This is a technique that people can try to stop teeth grinding, bruxism by eliminating the habit. As you can imagine, it’s not an easy thing to do and there is no proof it will work. But there is no harm in giving it a go, either. While many people grind their teeth at night without being aware of it, there are folks that tend to do this during the day too.
If you catch yourself clenching your jaw, it may be a good idea to note it down. Exploring your habits will help you highlight the times at which you are most likely to do them. Being aware of your actions is a key step in the process of reversing a habit. Don’t forget that bruxism is often paired with other sleep disorders. Some of them can interfere with breathing, so by addressing bruxism you also positively affect said conditions.
While mouth guards can protect your teeth during bruxism episodes, they only work on the symptoms. It is important to address the cause in the first place. As mentioned above, stress and anxiety are one of the contributing factors for teeth grinding in patients.
So much is going on right now. The COVID-19 pandemic has caused a surge of mental health issues and anxiety episodes among people of all ages. When this mixes in with your personal problems and physical pain, it can be difficult to cope with.
If you find yourself in a similar situation, don’t be afraid to seek help. The sooner you do it, the better. Cognitive behavioural therapy might be able to fix things but it’s a long journey. You need to go to a trained specialist to tell you about the steps and get you ready for the experience.
Fighting sleep disorders should always start with mild lifestyle adjustments like limiting your caffeine intake. Make sure to avoid tobacco and alcohol as well. It may be difficult to give up those habits but it is for your own good and you know it. Also, find ways to treat depression because it may contribute to your bruxism 5, making you feel miserable and unwilling to co-operate with your dentist or health care provider.
You and your physician will go through your sleep habits and discuss what changes could be made so that you reverse the effects of teeth grinding. It is best to refrain from electronic screens that emit blue light at least an hour before going to bed so that your brain can rest and your body and muscles can relax. This means you need to put down your phone and forget about it.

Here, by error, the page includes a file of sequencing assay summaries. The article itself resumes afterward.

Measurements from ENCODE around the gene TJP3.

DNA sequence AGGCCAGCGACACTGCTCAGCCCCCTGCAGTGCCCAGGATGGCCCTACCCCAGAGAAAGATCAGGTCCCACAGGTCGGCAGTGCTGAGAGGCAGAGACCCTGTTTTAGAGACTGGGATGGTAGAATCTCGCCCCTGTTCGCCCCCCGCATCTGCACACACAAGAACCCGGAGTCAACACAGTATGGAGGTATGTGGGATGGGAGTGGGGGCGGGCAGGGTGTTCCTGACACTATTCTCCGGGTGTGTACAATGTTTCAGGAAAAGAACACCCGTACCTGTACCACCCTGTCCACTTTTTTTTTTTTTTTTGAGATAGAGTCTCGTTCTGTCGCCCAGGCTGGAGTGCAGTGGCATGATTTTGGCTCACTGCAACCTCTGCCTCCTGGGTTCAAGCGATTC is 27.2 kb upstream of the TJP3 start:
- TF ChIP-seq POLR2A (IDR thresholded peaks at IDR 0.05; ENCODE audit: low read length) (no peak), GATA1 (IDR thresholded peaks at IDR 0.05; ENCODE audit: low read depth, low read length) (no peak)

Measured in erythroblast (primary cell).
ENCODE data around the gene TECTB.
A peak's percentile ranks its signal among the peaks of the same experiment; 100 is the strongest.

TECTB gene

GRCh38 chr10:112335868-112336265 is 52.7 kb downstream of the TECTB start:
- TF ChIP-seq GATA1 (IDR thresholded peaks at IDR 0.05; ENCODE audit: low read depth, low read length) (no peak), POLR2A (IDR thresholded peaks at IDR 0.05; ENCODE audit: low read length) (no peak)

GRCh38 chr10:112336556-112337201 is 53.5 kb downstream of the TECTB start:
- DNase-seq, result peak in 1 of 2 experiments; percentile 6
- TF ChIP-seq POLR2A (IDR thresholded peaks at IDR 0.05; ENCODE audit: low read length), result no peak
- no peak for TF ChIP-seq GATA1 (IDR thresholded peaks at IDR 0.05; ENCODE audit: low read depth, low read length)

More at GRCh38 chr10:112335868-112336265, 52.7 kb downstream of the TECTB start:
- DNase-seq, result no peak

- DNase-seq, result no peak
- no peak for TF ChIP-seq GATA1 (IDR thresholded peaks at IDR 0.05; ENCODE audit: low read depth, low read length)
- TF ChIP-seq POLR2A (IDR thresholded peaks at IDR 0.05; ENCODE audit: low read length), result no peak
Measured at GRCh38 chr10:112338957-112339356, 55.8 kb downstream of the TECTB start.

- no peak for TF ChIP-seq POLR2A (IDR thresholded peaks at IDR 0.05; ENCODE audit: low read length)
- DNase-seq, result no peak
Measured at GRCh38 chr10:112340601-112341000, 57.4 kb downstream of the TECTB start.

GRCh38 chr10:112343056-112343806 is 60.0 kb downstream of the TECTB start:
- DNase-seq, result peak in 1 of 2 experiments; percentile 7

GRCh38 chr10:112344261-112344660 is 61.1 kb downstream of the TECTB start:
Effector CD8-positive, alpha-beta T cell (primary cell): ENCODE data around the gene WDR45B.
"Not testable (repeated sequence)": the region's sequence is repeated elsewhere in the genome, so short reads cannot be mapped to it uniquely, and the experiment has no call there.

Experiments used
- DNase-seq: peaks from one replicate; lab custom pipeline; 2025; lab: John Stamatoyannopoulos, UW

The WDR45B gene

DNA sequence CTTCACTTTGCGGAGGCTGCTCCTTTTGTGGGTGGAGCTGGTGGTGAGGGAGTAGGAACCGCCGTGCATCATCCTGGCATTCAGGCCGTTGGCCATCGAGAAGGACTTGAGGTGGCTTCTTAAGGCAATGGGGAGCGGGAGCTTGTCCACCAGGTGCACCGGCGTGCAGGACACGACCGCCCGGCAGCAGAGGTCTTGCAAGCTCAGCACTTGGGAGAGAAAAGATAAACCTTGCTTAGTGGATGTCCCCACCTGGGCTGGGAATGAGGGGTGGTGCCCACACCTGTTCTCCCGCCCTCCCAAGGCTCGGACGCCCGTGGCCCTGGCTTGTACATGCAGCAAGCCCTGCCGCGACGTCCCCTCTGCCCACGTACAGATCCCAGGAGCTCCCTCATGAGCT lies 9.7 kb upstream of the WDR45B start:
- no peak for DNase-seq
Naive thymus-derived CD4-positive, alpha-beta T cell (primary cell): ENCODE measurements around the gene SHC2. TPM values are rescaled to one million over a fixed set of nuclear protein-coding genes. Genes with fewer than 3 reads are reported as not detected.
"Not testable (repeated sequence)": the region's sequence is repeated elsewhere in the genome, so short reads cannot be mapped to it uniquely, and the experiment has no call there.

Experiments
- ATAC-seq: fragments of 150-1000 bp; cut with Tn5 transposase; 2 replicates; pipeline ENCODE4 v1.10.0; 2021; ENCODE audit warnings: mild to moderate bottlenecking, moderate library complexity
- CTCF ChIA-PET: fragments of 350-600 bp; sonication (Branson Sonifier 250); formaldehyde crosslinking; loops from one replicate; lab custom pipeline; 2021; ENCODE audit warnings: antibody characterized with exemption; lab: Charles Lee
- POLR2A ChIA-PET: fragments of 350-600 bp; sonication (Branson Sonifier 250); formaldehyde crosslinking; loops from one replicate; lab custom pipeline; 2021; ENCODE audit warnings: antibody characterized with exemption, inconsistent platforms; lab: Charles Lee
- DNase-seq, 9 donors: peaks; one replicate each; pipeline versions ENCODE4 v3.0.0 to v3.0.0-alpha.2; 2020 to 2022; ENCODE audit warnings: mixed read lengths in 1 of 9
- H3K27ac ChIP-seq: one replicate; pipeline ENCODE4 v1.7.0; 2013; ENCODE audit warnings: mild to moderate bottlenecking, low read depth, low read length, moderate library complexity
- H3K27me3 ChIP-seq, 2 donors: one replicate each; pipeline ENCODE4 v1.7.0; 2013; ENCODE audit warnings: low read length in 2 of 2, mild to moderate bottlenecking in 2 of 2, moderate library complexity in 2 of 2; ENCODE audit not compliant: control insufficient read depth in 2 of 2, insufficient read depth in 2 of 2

Last but not least, you want to incorporate gentle massages around your temporomandibular joint to your night-time routine to relax the muscles so they don’t get tense in your sleep 6. These are just small steps that may not cure your bruxism but that can have a positive impact on it overall.
Can Insurance be Used?
Unfortunately not. To start with, Botox is not claimable under most dental insurance. However, it may be covered by your general medical insurance plan. Even though bruxism treatment is not a cosmetic procedure in itself, it’s still not available at insurance companies. Don't be afraid to ask your physician just in case. There may be exceptions. Besides, things change all the time.
As for mouth guards, they are not covered by insurance plans either. Insurance does not typically include dental procedures unless they are surgical.
Who can Diagnose and Treat Bruxism?
If you grind your teeth, you want to consult a dentist in the first place. After taking an X-ray to inspect the damage, they will create a mouth guard to fit your bite. If they suspect something else might be going on or if you don’t respond well to the first line of treatment, they will refer you to a dental sleep medicine specialist for further screening.
He or she will ask questions about your symptoms plus medical history as well as order some tests to rule out sleep apnoea as the primary cause. Then, they will put you on the right treatment. You will get guidelines on how to take better care of yourself to reduce stress on your temporomandibular joint (TMJ disorder) and facial muscles.
If you take things seriously and follow the advice given both by your dentist and sleep specialist, you will be able to avoid the negative consequences of sleep bruxism and improve the quality of your life. This will impact your partner’s or family’s life as well.
Managing your teeth grinding, bruxism is nothing but crucial. It will prevent tooth sensitivity, worn enamel, and other tooth problems that dentists see all the time. In addition, it will enhance other sleep conditions that can hurt your breathing.
Frequently Asked Questions About Bruxism
Can bruxism take place in children?
Yes. Many children can develop the condition in their early years but the majority of them outgrow it naturally. It is believed that 3 out of 10 kids grind their teeth.
How old must I be to do Botox for bruxism/teeth grinding in the US?
Medical treatments in the US require that you are at the age of 18 or higher. Otherwise, you will need parental consent to undergo Botox.
How much Botox do I need for bruxism in the US?
No less than 20 units. Keep in mind that every patient is unique and the dose will be picked carefully on an individual basis.
How frequently do I need Botox for bruxism in the US?
In most cases, the effects of Botox fade away within 6 months but your doctor will let you know how often you should have it.
What is the cost of Botox for bruxism in the US?
A single treatment runs around $500 but the price will vary from dentist to dentist.
What is the difference between bruxism and temporomandibular joint (TMJ) disorder?
A TMJ disorder manifests itself in malfunctioning of the joints and muscles around the area. It causes lots of pain. Bruxism is teeth grinding.
- 1. https://www.ncbi.nlm.nih.gov/pmc/articles/PMC6849828/
- 2. https://www.researchgate.net/publication/312873698_Influence_of_maternal...
- 3. https://pubmed.ncbi.nlm.nih.gov/22049927/
- 4. https://journals.lww.com/ajpmr/Fulltext/2010/01000/Effect_of_Botulinum_T...
- 5. https://www.ncbi.nlm.nih.gov/pmc/articles/PMC2934876/
- 6. https://www.ncbi.nlm.nih.gov/pmc/articles/PMC5479477/